Tuesday, April 10, 2018


 Anna and I traveled from both coasts to meet up in Chicago for this year's CLA. Even before the conference had started, we met up with Jerry Ward and Fahamisha Brown.  Anna was on hand to present her work on James Baldwin, centered in The Devil Finds Work, but ranging into his television appearances as well.

This year the Langston Hughes Society luncheon hosted a keynote by Nikki Finney. 

First up for me was a roundtable sponsored by the Hughes Society, on which each presenter chose one poet for a discussion around social justice. I elected to speak of Amiri Baraka, taking a few minutes to address Baraka's relationship with Hughes, part of my point being their continuing support for one another and for progressive causes, no matter their often stark disagreements. I began with my frequent assertion that a poet's obligation to social justice is no different at bottom from that of anybody else, say an electrician.  This was misunderstood by some as a claim that a poet has no such obligation. During the discussion I clarified that what I hold is that everybody bears an obligation to justice, which each answers in the mode of their own calling. "A responsible electrician," I said, "doesn't start a fire in your house. A poet does."

This year's banquet speaker was Haki Madhubuti, who has appeared at past CLA conventions. For me, though, the highlight of the evening, perhaps the highlight of the conference, was the presentation of a lifetime achievement award to Jerry Ward.  Professor Ward is someone whose poetry and criticism I was already reading in literary mags in my undergrad days, so you can imagine how pleased I was to meet the man himself the year I earned my PhD.  Jerry was among the first to encourage my scholarly publication, and we've been friends across the decades.  Anna and I looked forward to meeting up with Jerry at MLA and ALA, and we always find inspiration and love in our encounters with him.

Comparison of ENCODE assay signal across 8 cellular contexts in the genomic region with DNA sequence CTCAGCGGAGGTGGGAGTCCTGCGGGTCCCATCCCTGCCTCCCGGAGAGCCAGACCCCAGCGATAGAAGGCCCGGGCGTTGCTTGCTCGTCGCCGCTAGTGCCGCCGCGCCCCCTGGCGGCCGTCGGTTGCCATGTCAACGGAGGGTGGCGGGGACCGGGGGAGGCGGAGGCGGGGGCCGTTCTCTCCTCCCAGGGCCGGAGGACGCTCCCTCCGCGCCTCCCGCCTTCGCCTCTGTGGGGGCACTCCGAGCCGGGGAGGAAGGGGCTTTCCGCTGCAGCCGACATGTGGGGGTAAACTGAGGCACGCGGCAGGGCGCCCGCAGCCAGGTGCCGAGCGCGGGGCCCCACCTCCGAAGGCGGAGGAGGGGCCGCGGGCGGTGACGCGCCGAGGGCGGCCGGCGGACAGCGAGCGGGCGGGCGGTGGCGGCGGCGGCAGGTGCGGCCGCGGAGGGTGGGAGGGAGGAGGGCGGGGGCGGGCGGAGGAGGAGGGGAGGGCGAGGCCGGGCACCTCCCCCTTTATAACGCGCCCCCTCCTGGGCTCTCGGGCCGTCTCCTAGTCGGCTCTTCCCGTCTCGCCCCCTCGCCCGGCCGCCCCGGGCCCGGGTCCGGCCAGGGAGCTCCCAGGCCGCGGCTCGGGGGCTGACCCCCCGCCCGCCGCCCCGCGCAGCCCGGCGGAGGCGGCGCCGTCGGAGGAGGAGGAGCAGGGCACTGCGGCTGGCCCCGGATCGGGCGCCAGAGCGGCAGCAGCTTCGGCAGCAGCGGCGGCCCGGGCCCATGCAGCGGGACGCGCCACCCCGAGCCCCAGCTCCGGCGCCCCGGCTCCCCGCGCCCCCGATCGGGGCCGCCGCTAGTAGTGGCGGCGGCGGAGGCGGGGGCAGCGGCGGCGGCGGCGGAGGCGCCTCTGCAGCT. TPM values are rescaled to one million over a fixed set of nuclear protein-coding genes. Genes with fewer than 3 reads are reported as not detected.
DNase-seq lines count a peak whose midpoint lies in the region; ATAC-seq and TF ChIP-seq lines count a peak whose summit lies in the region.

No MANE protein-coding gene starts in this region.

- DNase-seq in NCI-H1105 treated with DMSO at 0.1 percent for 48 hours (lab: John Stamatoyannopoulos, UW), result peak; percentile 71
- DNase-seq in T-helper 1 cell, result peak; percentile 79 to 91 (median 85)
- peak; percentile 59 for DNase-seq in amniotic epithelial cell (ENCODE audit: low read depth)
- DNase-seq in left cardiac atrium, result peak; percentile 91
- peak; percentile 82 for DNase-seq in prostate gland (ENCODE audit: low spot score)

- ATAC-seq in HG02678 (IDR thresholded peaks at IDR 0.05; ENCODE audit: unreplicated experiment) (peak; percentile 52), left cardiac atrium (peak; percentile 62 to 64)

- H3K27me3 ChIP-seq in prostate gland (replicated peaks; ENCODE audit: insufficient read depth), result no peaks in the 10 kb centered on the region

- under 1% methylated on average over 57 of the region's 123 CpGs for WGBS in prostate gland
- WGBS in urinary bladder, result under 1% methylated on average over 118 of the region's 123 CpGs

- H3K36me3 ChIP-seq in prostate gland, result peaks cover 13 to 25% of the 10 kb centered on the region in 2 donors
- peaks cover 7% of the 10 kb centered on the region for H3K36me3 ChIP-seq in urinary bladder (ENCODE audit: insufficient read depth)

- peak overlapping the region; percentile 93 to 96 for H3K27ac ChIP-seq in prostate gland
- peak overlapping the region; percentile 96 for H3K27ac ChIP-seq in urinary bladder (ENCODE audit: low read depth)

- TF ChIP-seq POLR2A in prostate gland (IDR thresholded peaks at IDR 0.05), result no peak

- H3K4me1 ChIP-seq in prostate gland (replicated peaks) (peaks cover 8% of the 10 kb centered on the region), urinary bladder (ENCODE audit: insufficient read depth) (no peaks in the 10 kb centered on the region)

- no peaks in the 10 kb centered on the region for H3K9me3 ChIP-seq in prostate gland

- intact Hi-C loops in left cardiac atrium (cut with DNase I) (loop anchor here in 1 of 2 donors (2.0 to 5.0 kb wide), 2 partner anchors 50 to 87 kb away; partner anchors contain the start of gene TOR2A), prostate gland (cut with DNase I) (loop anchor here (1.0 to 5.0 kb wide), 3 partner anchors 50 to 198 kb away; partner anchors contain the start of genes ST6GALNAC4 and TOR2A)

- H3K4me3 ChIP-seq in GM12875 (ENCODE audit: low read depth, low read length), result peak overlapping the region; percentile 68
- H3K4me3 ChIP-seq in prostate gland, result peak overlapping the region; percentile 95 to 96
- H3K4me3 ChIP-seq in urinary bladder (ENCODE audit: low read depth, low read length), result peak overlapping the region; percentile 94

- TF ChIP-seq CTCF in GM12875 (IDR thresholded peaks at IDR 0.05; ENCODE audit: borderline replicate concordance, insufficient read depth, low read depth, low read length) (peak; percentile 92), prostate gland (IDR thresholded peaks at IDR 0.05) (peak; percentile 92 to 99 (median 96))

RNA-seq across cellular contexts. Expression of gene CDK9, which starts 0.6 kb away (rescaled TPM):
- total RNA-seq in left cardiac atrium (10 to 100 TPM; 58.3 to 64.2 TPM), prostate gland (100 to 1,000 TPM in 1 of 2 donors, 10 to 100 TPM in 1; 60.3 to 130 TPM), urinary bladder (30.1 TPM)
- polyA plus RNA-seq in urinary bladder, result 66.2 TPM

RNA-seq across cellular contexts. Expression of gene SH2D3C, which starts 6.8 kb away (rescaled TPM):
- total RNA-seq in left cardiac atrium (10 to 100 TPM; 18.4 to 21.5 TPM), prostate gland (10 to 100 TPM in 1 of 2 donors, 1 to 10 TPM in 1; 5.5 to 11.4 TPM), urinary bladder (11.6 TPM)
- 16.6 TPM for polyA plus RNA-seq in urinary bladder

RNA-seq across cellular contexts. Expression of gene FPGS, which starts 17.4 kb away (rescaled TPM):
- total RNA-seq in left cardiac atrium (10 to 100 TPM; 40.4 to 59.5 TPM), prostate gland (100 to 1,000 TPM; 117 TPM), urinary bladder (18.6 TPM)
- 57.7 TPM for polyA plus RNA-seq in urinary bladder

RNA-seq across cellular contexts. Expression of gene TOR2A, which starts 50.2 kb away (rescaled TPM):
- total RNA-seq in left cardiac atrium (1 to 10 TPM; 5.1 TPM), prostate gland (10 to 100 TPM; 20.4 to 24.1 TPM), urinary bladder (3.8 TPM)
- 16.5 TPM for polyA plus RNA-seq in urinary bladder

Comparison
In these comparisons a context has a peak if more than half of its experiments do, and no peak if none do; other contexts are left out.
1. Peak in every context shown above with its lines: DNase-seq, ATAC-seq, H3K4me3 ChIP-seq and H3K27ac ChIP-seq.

This year also witnessed the debut of the Best Essay prize for the CLA Journal. I was one of the judges, and hope that the new award will encourage even more scholars to submit their work to the journal.

Come Saturday morning, I was on a panel in the first session (thanks again to the early birds who attended) where I continued my work on Baraka's second novel, Six Persons. Before the panel, I had breakfast with the ever-delightful Meta Jones, hearing the good news of her first semester at her new position at the University of North Carolina.

Tuesday, February 27, 2018

Louisville Conference on Literature and Culture after 1900 -- Feb. 2018

Back to Louisville, to speak of Amiri Baraka once again, to meet up with old friends, to hear poets and scholars I've only read without meeting in the past, to argue pork pie hats and line breaks . . .

Proof of penguins was available -- M. NourbeSe Philip befriended one of them.

The chief creative keynote this year was Philip's performance from Zong! This was already an aural performance back when she was delivering it from behind a podium.  Over the years it has evolved into a theater-roaming manifestation.

I've been reading Nathaniel Tarn since I was around 19 -- as he nears 80 I hear him at last -- Reading with Janet Rodney from Alashka, now back in print.

The closing keynote, by Brent Hayes Edwards, brought us back to the era of the Black Artists Group of Saint Louis, and their seldom seen scene film Sweet Willie Rollbar's Orientation. In his book BAG: Point from which Creation Begins, Benjamin Looker argued that the film "aimed for a contrast with the ideological and aesthetic severity of much Black Arts production."  "Much" is the key here.  There was plenty of humor amidst the severity, witness Baraka's Jello

Recommended music for those of you interested: Oliver Lake's Ntu -- The Point from which Creation Begins.

But then the storms came. Nathaniel Mackey, Jeanne Heuving and I set out with Tyrone Williams for the conference-closing party at Alan Golding's house that we'd all looked forward to, but coming to streets with new rivers flowing through their intersections we turned back to the hotel, where we met up with gnostics, experts in hat manufacture and refugee poets.